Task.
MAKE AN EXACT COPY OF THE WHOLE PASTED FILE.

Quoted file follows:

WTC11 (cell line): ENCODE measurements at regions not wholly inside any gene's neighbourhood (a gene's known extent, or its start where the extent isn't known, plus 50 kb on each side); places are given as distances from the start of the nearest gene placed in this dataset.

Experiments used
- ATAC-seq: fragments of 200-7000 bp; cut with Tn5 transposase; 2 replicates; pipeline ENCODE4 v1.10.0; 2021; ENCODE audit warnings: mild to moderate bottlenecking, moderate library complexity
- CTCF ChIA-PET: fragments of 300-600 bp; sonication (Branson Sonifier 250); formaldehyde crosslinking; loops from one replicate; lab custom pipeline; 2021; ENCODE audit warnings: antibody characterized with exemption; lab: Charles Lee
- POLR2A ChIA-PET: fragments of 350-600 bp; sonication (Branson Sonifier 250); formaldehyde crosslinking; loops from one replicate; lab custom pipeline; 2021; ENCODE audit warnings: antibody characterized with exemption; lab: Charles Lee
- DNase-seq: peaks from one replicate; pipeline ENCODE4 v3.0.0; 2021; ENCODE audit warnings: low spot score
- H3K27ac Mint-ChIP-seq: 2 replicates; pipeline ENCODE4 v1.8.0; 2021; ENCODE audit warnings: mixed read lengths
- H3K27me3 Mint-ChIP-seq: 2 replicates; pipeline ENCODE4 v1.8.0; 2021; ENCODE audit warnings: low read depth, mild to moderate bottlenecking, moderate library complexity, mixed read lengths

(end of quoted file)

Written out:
WTC11 (cell line): ENCODE measurements at regions not wholly inside any gene's neighbourhood (a gene's known extent, or its start where the extent isn't known, plus 50 kb on each side); places are given as distances from the start of the nearest gene placed in this dataset.

Experiments used
- ATAC-seq: fragments of 200-7000 bp; cut with Tn5 transposase; 2 replicates; pipeline ENCODE4 v1.10.0; 2021; ENCODE audit warnings: mild to moderate bottlenecking, moderate library complexity
- CTCF ChIA-PET: fragments of 300-600 bp; sonication (Branson Sonifier 250); formaldehyde crosslinking; loops from one replicate; lab custom pipeline; 2021; ENCODE audit warnings: antibody characterized with exemption; lab: Charles Lee
- POLR2A ChIA-PET: fragments of 350-600 bp; sonication (Branson Sonifier 250); formaldehyde crosslinking; loops from one replicate; lab custom pipeline; 2021; ENCODE audit warnings: antibody characterized with exemption; lab: Charles Lee
- DNase-seq: peaks from one replicate; pipeline ENCODE4 v3.0.0; 2021; ENCODE audit warnings: low spot score
- H3K27ac Mint-ChIP-seq: 2 replicates; pipeline ENCODE4 v1.8.0; 2021; ENCODE audit warnings: mixed read lengths
- H3K27me3 Mint-ChIP-seq: 2 replicates; pipeline ENCODE4 v1.8.0; 2021; ENCODE audit warnings: low read depth, mild to moderate bottlenecking, moderate library complexity, mixed read lengths